Employee Handbook Blog

EMPLOYEE HANDBOOKS: RECENT COURT DECISION HIGHLIGHTS IMPORTANCE OF CAREFUL DRAFTING TO MAXIMIZE EMPLOYER DISCRETION AS TO WORKPLACE DISCIPLINE AND DISCHARGE (August 2013)

Attorney Leslie Lockard
The Law Office of Leslie Lockard, P.C.
P.O. Box 537
Walpole, MA 02081
Tel. 508 850-9800
FAX 508 850-9801
Email: Llockard@leslielockard.com
Website: www.LeslieLockard.com

The importance of carefully drafted wording in employee handbooks, so as to maximize employer discretion, is demonstrated by a recent decision of the US District Court in Massachusetts, Galletly v. Coventry Healthcare, Inc. (CHC), et al. This decision arose from a lawsuit filed by James Galletly after he was discharged from his management position for unsatisfactory work performance. Mr. Galletly had not entered a written employment agreement with his employer. He claimed, however, that wording in CHC’s employee handbook created legally enforceable contract rights, and that his discharge violated those rights. CHC’s employee handbook included a policy on employee discipline, which stated that before being discharged for unsatisfactory work performance, employees would be first placed on a performance improvement plan (PIP) and given an opportunity to improve. Mr. Galletly alleged that his contractual rights were violated by his being discharged without first being placed on a PIP.

CWC filed a motion at the outset of Mr. Galletly’s lawsuit, seeking dismissal of his claim that the performance improvement wording in the employee handbook should be interpreted as an employment contract. The Court refused to dismiss this claim, however, finding it sufficiently valid to go forward to trial.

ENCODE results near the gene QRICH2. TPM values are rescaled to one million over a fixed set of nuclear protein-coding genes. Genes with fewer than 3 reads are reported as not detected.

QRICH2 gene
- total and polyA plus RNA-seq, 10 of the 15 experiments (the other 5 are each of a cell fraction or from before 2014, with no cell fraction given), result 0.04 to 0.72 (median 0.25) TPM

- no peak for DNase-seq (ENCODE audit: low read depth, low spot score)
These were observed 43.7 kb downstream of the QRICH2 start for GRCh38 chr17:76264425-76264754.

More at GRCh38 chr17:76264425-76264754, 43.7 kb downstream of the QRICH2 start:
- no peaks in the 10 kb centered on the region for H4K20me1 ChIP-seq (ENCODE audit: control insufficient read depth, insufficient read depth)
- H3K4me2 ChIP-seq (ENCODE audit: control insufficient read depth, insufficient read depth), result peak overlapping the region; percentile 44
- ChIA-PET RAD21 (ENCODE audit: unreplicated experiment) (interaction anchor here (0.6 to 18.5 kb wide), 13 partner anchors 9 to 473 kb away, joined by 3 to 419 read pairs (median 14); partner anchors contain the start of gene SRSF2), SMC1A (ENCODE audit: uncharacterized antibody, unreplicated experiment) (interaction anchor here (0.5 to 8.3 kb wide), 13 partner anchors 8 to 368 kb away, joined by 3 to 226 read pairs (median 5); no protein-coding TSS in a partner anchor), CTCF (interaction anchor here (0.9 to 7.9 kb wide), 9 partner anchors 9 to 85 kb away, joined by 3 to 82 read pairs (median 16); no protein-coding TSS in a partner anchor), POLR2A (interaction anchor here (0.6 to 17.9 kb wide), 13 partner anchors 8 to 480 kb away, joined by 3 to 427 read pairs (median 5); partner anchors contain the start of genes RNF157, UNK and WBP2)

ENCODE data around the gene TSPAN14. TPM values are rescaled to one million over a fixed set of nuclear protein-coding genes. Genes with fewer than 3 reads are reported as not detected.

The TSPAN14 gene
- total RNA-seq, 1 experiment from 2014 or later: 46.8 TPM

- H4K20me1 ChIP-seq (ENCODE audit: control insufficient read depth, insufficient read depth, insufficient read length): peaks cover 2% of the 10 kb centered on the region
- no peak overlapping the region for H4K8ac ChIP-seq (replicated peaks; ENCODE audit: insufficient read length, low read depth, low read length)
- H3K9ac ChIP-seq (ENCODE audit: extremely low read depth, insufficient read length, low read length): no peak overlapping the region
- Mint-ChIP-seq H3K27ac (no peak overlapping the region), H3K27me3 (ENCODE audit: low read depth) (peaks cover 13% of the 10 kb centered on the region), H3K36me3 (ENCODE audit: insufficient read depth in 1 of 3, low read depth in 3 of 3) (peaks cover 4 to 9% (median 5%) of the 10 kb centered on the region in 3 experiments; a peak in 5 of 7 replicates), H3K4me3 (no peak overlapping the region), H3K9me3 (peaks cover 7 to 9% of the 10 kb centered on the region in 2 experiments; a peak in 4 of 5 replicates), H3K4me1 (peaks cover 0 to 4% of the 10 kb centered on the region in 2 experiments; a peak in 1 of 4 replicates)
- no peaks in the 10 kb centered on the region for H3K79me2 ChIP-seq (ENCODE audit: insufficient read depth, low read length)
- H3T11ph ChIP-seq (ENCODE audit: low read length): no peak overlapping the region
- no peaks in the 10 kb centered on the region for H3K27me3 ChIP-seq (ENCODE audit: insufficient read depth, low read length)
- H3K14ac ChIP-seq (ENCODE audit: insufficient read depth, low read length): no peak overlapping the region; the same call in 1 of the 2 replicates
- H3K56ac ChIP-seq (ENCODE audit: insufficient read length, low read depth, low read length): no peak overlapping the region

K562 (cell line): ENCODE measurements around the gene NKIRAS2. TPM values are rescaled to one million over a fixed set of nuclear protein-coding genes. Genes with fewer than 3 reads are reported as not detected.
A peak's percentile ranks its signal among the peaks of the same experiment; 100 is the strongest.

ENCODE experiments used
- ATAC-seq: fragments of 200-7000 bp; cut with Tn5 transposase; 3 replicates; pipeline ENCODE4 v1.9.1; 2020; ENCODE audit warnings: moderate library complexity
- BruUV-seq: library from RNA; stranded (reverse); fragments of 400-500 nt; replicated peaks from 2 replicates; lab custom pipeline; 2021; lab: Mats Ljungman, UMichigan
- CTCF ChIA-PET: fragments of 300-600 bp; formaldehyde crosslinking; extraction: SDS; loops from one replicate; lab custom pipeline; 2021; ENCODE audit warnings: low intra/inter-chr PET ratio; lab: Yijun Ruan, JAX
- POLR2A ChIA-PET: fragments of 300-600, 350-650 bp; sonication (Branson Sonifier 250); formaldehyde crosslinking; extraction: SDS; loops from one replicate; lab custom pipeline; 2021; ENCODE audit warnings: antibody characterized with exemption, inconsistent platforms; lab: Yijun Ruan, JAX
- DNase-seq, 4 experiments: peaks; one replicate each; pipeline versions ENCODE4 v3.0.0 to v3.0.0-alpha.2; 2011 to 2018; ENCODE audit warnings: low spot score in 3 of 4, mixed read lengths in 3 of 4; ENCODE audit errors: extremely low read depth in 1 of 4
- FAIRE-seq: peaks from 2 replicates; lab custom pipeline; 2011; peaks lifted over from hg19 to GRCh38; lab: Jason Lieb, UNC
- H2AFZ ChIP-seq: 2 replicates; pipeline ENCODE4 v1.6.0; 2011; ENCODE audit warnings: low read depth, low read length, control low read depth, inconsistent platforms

In general, employers issue employee handbooks to inform employees about company rules and policies. Employers generally do not intend their handbook to be a contract, or to permit employees to file suit if the employer does not follow its stated policies in a particular employee disciplinary situation. Over the past few years, however, there have been several Massachusetts court decisions in which ill advised wording in an employee handbook has resulted in the handbook being deemed a legally enforceable contract.

To avoid such lawsuits, it is critical that employee handbooks be very carefully drafted, with the advice of an employment attorney. Handbook policies concerning employee discipline and discharge should be drafted with particular care, using wording that maximizes the employer’s discretion. In practice, it may be reasonable for an employer to give employees an opportunity to improve their work performance before discharging them. However, if an employee handbook can be reasonably understood to say that a particular procedure will be followed before an employee is discharged, employees who are discharged without such a procedure being followed may be able to successfully sue for breach of contract.





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Contact Info

Attorney Leslie Lockard
The Law Office of Leslie Lockard, P.C.
P.O. Box 537
Walpole, MA 02081
Tel. 508 850-9800
FAX 508 850-9801
Email: Llockard@leslielockard.com
Website: www.LeslieLockard.com